A Day in the Life of a Smiling Woman

The venerable British author Margaret Drabble’s short stories, collected here for the first time, are concerned with women, all independent in spirit, if not in practice. Published between 1964 and 2000 and appearing chronologically according to publication date, the pieces that make up A Day in the Life of a Smiling Woman may be the last “new” material we’ll get from Drabble: now 71, she retired from writing in 2009 because she feared, as she remarked in a BBC interview at the time, “repeating myself without knowing it, which is what old people do endlessly.” Drabble is similarly modest about her short-story career, but thankfully not too modest to keep her efforts hidden from the public. Her X-ray view into the female psyche is no less powerful than in her longer works. Within these compact narratives lie complex character studies that explore both what it means to be British and to be a woman in the 20th century.

Drabble’s characters follow the author from the 1950s into the 2000s: several of them are college-age women, concerned with impressing friends and being charmed by men, and many more are middle-aged women, often happier and freer than their younger counterparts. Their preoccupations don’t change with era or age: work, motherhood, love, war, and death are their chief concerns. But for all, one perk of modern-day living seems to be off the table: divorce. Many of these women put up with wretched husbands, have years-long affairs, and sometimes both. But the most memorable enjoy independence above all else. Some insist upon it; others come to it later.

The youngest in this cast, like Helen in “A Voyage to Cythera,” do not dream of a happily married life, but rather assume that happy marriages don’t exist, and that affairs are just a fact of life. Drabble provides plenty of fodder for that argument in other stories, such as “Hassan’s Tower,” where a man on his honeymoon in Morocco is already mourning the rest of his life. In “The Merry Widow,” Elsa, the widow in question, experiences no less than euphoria following her husband’s death; she looks forward “with a voluptuous, sensuous, almost feverish longing to the delights of solitude.” “Marriage has warped me,” she says to herself. “Marriage is unnatural.”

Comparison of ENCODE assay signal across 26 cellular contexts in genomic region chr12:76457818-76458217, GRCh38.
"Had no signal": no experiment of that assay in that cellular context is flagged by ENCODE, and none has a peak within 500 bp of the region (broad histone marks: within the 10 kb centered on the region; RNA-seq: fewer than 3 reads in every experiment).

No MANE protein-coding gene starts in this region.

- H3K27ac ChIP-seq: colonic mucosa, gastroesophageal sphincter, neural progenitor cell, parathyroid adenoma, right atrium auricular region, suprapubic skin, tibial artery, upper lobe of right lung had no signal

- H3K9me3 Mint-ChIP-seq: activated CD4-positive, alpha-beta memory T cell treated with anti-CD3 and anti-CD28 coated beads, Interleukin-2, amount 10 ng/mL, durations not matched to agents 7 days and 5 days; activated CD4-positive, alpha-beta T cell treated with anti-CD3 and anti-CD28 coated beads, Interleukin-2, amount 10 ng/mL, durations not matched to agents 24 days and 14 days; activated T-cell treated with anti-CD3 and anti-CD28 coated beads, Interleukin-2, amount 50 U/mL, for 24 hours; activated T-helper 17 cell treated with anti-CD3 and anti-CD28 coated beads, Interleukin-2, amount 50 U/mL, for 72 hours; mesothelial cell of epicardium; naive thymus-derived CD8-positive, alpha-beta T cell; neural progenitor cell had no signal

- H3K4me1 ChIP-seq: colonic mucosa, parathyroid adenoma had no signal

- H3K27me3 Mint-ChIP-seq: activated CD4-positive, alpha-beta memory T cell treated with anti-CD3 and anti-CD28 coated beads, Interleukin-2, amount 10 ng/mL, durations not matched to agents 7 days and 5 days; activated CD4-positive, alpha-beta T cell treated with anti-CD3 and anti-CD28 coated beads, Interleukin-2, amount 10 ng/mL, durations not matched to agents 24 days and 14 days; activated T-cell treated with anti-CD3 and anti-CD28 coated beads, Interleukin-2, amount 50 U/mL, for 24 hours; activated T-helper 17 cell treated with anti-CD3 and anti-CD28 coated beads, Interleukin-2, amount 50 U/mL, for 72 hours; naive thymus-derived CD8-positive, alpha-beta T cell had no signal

The welcome contrast to these quiet currents of introspection comes with the recurrent, often surprising pop of Drabble’s humor—true to her British roots, it’s dry, and sometimes dark. Elsa, pouring herself a gin and tonic, imagines her late husband trying to cook and then “smiled to herself. Now Philip was dead, she could laugh at him at last.” At points these stories even  take a Wodehousian turn, as when the Nobel Laureate heroine at the center of “The Caves of God” embarks on a trip to Eastern Europe to reunite, just for a day, with her ex-husband. She is inspired by an unlikely event: the “posthumous publication of the diary of the father of an old friend of her ex-husband,” which contains amusing notes about the ex-husband, whom the diarist calls, among other things, “a bit of bad news” and a “pretentious little prat.”

In “Faithful Lovers,” former lovers, who cheated on their spouses with each other for years, run into each other at their old meeting place. The man asks the woman if she didn’t “feel some sort of slight tremor” upon seeing each other again. She replies that it’s “hard to tell when one’s sitting down.” Such exercises of wit form a patina over the more troubling aspects of the story: the lovers broke up because the woman insisted on it, and they get back together because, in the boredom of her marriage, she conspires for them to bump into each other, ever in control of the situation, if not always committed to it. When he joins her at her table, she finds herself “horrified by the dangerous proximity of his head.” Moments later, they’re kissing.

This last heroine is a fine representative of all the women in this collection, who are undeniably human: they cheat; they use men; they’re captivated by men; they snatch men away from their wives; they rejoice in their deaths. But many of their actions can be seen in a more positive light, as celebrations of freedom, especially when Drabble adds a dose of humor to the tales. In “The Dower House at Kellynch: A Somerset Romance,” the heroine charms a man into marrying her because she wants to live in his family’s house, a riff on Elizabeth Bennet’s smitten response to seeing Mr. Darcy’s house for the first time in Pride and Prejudice. “I feel such a sense of my own power,” this heroine says to herself as she considers marrying either the man or his brother—whomever will guarantee her ownership of the property.

But the most powerful women here are undoubtedly the single ones—those who bask in their freedom, unhurried and untethered. In “A Success Story,” a young woman playwright rejects the advances of an older playwright she deeply admires, her ego satisfied that he’s making the advances at all. In “Stepping Westward: A Topographical Tale,” a woman traveling alone through Wordsworth country asks herself, “Was I happy, was I sad? Who is to say?,” as if having to decide is beside the point. And in the delightful early story “Les Liaisons Dangereuses,” a woman sits atop a bookcase at a party, surrounded by a circle of admirers, waiting for someone to impress her enough to come down.

Liz Colville is a writer based in Berkeley, CA. She contributes to NPR, The Economist, The Daily Beast, and others.